The 4 Best Ways to Turn Down a Job Offer

Source: Thinkstock

Source: Thinkstock

Getting a job can be difficult: it usually requires you to send out several resumes and cover letters, go to various interviews, and then hopefully receive a job offer. Being selected as the best candidate is a great achievement, and for many people it can be difficult to say no once an offer comes in. This is especially true for people who have been out of work for a while or really need the money, but if the fit isn’t right, it is necessary to decline the offer. Determining how to turn down the offer in a respectful way that won’t damage your career or take you out of the running for future openings is difficult, but it can be done. Before you do decline the offer, be sure that you have carefully considered the reasons that you don’t think it’s a good fit. Then, take these steps in order to decline it in the best ways possible.

1. Try to negotiate

If you feel that the job is the right fit but the money isn’t enough, then you need to address that issue with the hiring manager. Unless the offer was given with a caveat that the salary was already set at that amount, you should be able to negotiate. Make a counter offer and see what happens. According to Chron, it can help to research an appropriate salary in your area, be confident, and if possible, try to negotiate face-to-face. If you are concerned about the hours or the lack of time off, you can also try to negotiate a better schedule. When it comes to job offers, almost anything is negotiable. In order to successfully turn down a job, you should first be sure you have done your best to make it work.

2. Show appreciation for the offer

Even if you are not going to accept an offer, then be sure to still show appreciation for the person’s time and for the offer itself. If you received several job offers and you chose a different company and the recruiter asks why, you can say the other offer was a better fit. However, remember that you don’t want to burn any bridges, so providing too many details is not a good idea.

If you don’t have any other offers, don’t be tempted to accept the offer just because nothing better has come up. According to Career Builder, if you say yes to a job offer that you don’t really feel comfortable with, you are also saying no to better job offers that might come in soon. Unless you are in a desperate situation, you are probably better off thanking the person for their time and the offer, but waiting for a better fit.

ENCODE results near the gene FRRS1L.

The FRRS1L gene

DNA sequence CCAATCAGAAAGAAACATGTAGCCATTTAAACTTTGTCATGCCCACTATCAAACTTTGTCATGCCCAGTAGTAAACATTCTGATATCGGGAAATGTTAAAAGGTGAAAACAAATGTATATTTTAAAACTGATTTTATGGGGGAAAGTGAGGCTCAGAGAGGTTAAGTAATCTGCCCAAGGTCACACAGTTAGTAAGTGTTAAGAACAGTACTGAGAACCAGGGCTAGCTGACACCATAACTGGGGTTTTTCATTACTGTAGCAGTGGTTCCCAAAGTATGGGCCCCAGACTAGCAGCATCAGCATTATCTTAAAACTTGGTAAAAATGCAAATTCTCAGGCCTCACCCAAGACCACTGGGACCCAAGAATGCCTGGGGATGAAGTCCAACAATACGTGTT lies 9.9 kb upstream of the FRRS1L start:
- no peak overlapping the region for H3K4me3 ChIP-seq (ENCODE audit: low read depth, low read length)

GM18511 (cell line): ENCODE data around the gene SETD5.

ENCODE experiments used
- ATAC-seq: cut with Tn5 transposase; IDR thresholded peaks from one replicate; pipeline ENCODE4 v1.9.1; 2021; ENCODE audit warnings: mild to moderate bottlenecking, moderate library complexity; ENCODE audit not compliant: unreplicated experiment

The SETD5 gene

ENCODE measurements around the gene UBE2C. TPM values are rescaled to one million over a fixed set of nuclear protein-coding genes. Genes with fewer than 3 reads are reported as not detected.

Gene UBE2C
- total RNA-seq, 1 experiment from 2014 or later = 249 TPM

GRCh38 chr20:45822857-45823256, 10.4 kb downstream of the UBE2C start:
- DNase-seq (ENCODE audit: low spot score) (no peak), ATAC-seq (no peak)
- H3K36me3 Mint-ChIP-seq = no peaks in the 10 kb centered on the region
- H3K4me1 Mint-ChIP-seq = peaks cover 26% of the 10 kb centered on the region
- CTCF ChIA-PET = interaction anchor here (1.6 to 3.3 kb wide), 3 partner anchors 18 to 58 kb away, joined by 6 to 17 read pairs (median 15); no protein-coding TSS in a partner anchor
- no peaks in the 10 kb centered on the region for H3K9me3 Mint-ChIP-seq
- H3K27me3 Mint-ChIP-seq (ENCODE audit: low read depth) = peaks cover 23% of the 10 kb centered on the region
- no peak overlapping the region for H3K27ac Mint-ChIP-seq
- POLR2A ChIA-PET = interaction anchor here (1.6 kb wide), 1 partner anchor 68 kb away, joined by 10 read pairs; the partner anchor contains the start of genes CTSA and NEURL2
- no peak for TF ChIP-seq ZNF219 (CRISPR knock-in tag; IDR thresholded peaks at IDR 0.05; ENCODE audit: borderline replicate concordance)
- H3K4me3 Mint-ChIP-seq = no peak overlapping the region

3. Be prompt and succinct

If you truly feel that the job won’t work for you, make sure that you notify the hiring manager immediately. The company needs to fill the position, and other people are probably waiting to hear back as well. It is acceptable to explain why if appropriate, but be sure to do it in a concise way. There’s no reason to share anything too personal. If something unusual came up between the time that you interviewed and the time that the job was offered, you really don’t need to share personal details. If you cannot come to an agreement about pay or other aspects of the job, or the job requirements simply didn’t match up with what you originally thought, then you can say that. Remember that you may want to work for the company in a different position down the road so you should stay professional.

4. Write a letter

If you have already declined a job offer, writing a letter might seem superfluous. However, it can be more professional to write a letter. The hiring manager also might appreciate your extra effort, and this can increase the chances that you can still work at that company in the future if a job that is a better fit comes up. According to Monster, when writing the letter, it’s important to be prompt, courteous, diplomatic, and concise. You can also reiterate that you truly appreciate the value of the company and the time that the person spent with you, but don’t spend so much space complimenting the company that it will send a confusing message.

The most important things to remember when declining a job offer is to be respectful, grateful (but not overly so), and to be as professional as possible. Even if you believe that you will never wish to work at the company, if you act rudely you risk causing permanent damage to your career because you never know who the person doing the hiring may know at other companies.

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